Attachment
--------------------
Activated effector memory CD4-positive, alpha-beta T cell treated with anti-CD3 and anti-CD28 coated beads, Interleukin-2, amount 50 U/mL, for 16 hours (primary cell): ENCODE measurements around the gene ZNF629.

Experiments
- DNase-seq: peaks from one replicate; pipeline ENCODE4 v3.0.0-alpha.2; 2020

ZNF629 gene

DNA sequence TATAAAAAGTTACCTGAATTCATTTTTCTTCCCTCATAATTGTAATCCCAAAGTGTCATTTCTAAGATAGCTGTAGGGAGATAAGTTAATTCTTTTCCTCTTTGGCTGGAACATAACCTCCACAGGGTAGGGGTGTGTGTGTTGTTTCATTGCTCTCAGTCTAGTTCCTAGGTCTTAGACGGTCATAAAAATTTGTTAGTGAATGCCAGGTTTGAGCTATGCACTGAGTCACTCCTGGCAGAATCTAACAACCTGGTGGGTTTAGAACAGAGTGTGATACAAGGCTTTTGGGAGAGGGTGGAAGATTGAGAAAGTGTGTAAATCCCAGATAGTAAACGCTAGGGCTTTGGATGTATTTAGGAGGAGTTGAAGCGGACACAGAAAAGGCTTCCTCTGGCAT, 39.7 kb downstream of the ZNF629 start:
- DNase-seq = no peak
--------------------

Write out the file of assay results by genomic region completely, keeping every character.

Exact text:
Activated effector memory CD4-positive, alpha-beta T cell treated with anti-CD3 and anti-CD28 coated beads, Interleukin-2, amount 50 U/mL, for 16 hours (primary cell): ENCODE measurements around the gene ZNF629.

Experiments
- DNase-seq: peaks from one replicate; pipeline ENCODE4 v3.0.0-alpha.2; 2020

ZNF629 gene

DNA sequence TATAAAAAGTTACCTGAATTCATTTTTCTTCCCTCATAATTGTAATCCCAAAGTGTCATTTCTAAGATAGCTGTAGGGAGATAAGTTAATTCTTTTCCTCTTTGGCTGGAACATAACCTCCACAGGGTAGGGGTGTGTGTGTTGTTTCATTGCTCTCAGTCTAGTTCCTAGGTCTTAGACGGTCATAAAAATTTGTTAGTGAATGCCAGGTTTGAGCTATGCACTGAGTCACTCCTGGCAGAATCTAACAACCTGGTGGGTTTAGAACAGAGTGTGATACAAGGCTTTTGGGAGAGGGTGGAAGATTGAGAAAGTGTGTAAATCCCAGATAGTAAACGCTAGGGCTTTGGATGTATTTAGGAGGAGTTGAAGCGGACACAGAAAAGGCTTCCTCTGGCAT, 39.7 kb downstream of the ZNF629 start:
- DNase-seq = no peak